Here are several links from the past week that will make your spring-training Monday a bit more bearable:
15. Royals: 81.5
14. Pirates: 83.5
13. Reds: 84.5
12. Giants: 86.5
11. Angels: 86.5
The oddsmakers are projecting some regression from the Royals, Pirates and Reds. One note on the Royals: From June 1 on, they had the second-best record in the majors behind the Dodgers. They’ve made some minor additions with the likes of Omar Infante and Norichika Aoki to help improve an offense that ranked 11th in the AL in runs scored. The concern: They allowed just 601 runs last year, the second-lowest total in the AL in the past two decades. They will likely allow more than that in 2014. Can the offense make up for it? I think so. I’ll take the over for the Royals.
I was particularly surprised with the way the Royals handled the off-season. Not because the signings of Jason Vargas and Omar Infante were bad, which they weren’t entirely, or because Norichika Aoki projects to be just slightly better than replacement. I was mostly shocked because the “one-year window to win” seemed to have caused Kansas City to stand pat on, when really the club’s best years might come shortly after 2014.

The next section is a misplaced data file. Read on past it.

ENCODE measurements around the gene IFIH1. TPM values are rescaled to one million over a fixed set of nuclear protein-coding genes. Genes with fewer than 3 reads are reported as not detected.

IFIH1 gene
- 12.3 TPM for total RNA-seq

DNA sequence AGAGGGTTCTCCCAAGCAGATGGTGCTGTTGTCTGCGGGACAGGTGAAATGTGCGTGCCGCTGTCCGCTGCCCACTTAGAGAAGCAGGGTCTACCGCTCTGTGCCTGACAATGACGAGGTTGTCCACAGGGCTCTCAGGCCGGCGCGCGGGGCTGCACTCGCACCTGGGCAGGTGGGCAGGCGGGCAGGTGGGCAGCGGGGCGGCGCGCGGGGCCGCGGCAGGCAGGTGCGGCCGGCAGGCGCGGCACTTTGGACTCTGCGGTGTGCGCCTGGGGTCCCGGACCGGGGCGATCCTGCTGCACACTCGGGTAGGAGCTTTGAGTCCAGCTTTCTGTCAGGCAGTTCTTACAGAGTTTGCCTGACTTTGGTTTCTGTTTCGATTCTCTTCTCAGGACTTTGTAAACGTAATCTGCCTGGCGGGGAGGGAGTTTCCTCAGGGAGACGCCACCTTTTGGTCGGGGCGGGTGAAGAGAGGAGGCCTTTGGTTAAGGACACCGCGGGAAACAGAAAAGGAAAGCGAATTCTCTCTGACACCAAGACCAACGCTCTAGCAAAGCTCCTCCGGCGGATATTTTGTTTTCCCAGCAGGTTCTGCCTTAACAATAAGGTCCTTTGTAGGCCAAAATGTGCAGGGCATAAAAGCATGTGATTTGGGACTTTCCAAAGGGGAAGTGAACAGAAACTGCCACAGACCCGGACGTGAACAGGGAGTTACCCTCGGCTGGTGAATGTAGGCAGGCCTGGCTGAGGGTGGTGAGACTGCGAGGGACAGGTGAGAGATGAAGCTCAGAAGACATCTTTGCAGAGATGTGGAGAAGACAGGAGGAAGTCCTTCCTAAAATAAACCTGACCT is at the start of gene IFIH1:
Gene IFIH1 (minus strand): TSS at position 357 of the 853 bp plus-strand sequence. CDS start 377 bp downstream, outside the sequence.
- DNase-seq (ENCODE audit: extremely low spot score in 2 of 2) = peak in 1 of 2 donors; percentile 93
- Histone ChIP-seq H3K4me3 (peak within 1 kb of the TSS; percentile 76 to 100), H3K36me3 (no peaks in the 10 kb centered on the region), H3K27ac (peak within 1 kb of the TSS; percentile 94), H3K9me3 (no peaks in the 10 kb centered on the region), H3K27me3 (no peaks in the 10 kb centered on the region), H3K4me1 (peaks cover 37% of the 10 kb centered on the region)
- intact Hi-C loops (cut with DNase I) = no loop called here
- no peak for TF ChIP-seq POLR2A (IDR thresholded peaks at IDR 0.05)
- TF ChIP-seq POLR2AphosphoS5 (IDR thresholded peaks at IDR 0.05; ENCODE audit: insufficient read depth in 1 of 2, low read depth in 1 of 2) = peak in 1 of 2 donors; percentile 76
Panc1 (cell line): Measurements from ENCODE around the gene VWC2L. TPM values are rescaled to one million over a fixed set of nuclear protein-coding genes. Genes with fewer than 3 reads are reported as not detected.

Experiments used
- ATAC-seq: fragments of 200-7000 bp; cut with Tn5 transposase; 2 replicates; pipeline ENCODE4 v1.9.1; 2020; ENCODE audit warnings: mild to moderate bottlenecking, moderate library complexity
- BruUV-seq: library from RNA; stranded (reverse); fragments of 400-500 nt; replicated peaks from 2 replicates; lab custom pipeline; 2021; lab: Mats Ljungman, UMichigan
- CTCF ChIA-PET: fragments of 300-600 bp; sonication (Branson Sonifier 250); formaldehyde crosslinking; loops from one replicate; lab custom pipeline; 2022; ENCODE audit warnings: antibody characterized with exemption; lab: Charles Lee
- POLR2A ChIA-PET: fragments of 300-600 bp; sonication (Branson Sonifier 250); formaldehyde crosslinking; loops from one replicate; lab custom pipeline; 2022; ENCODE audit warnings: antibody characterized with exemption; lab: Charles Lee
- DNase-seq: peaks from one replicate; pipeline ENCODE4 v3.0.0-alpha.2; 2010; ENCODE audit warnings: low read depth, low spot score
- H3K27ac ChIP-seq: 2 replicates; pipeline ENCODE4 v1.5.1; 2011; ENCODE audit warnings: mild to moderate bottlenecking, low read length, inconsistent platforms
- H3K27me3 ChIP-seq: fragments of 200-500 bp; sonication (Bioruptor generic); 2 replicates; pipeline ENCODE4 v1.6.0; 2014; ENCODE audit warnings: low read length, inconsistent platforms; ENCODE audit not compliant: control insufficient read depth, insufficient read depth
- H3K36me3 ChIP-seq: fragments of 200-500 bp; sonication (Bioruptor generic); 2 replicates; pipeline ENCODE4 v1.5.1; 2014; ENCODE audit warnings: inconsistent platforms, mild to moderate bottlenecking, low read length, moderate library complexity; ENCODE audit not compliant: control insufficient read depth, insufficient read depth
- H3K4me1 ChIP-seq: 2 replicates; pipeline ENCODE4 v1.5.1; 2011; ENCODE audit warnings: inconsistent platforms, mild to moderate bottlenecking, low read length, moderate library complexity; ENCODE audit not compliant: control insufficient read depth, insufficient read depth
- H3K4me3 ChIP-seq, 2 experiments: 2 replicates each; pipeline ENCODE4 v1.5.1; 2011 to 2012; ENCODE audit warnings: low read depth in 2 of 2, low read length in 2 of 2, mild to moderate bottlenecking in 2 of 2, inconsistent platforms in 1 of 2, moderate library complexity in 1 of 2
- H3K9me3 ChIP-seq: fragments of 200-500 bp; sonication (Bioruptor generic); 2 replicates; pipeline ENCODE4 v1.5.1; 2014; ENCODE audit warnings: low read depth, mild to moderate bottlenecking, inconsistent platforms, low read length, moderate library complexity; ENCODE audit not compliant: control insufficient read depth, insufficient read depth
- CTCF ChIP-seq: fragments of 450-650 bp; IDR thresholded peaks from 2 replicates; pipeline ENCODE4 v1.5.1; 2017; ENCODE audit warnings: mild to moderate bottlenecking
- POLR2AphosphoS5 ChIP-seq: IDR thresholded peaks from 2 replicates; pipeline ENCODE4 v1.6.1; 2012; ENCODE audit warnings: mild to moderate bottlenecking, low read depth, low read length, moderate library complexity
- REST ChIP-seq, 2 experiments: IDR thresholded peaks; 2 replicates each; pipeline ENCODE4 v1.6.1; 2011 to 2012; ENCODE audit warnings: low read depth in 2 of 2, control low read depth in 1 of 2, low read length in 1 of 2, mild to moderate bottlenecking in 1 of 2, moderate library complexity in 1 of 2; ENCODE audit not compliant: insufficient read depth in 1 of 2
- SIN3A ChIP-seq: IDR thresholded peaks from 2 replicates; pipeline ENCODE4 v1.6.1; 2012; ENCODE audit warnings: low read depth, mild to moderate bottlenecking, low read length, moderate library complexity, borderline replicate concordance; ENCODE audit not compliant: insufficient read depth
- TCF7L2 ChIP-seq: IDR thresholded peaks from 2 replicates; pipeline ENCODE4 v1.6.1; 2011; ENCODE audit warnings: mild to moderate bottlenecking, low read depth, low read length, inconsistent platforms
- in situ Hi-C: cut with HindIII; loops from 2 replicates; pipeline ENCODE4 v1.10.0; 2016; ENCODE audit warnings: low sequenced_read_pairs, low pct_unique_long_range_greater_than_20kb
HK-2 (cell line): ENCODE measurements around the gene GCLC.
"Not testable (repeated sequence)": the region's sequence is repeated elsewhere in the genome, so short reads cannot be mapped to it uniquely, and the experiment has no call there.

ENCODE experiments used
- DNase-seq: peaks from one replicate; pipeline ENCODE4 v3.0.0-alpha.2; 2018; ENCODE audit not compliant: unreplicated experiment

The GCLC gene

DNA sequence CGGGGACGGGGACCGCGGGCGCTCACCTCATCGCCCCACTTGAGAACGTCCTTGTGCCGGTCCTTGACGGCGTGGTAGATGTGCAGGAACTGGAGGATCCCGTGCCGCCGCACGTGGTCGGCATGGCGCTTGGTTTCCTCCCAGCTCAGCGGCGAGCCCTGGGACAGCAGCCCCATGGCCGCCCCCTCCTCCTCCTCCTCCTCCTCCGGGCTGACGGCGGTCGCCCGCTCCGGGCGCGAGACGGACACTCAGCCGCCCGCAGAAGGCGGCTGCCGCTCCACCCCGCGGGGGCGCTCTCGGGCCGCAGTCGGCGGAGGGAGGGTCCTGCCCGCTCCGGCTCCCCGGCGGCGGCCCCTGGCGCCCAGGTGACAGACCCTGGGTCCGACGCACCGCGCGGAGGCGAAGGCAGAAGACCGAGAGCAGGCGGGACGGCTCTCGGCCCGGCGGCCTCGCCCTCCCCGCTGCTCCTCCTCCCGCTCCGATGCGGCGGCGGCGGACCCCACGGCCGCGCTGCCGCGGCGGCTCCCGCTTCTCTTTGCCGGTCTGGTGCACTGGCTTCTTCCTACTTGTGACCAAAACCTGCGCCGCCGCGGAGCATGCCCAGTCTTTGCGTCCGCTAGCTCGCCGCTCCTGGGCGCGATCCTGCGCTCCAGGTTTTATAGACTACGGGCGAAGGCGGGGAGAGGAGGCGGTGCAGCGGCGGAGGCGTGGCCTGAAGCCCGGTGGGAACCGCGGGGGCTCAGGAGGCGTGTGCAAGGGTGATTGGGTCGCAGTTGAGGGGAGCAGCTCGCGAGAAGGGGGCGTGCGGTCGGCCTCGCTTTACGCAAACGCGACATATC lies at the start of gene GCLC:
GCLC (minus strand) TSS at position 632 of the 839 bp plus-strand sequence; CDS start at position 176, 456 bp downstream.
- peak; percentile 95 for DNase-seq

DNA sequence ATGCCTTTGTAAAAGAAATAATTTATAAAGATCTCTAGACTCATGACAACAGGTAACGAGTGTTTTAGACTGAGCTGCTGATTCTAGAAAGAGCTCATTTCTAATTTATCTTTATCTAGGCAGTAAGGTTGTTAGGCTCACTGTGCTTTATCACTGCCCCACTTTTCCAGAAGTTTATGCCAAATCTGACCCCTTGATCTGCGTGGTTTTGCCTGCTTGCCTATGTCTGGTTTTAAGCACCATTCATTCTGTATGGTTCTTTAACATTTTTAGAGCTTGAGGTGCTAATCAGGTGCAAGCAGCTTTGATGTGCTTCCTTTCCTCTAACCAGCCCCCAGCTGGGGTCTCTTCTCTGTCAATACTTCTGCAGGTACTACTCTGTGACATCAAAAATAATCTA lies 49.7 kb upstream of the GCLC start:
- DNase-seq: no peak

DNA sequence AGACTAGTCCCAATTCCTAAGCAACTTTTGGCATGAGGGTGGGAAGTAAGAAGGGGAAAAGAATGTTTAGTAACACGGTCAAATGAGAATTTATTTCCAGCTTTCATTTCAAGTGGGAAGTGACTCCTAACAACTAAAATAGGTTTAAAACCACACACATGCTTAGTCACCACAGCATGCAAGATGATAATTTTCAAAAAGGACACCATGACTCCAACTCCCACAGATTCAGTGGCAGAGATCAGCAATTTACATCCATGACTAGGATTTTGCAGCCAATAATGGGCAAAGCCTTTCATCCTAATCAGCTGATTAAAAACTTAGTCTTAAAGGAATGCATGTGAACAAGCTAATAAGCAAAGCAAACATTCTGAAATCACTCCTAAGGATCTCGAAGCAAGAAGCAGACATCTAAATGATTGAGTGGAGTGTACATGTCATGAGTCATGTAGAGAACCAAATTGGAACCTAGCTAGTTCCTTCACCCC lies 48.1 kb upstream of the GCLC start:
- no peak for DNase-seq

Because the Royals made it clear that Eric Hosmer and Mike Moustakas are their guys, their future, and arguably their versions of Freedie Freeman and Andrelton Simmons, I was stunned that neither became topic of extension talk the way Atlanta’s young players did.
“If I wasn’t producing and having a satisfying result in my overall game I could understand the complaints,” he said. “You know, overall, I think I had a successful year, despite the lack of one number (RBI). I like getting lost in an at-bat and getting the most out of every at-bat.”
Votto paused as he pulled on his cap Friday morning for a round of batting practice before an afternoon exhibition game against the Cleveland Indians, then said, “I get it. I get it. It’s OK. You know, it is only one year. I have a track record of success. Last season wasn’t a huge drop-off. There were some things missing, but that happens with all players.”
It was pointed out that hitters sometimes have no control over how a pitcher approaches a talented hitter like Votto, especially with runners on base. They pitch around him with pitches out of the strike zone. Is Votto supposed to get himself out by swinging at bad pitches?
“Some would like me to do that,” he said. “Yeah, some would.”
That’s it. Have a walk-off week!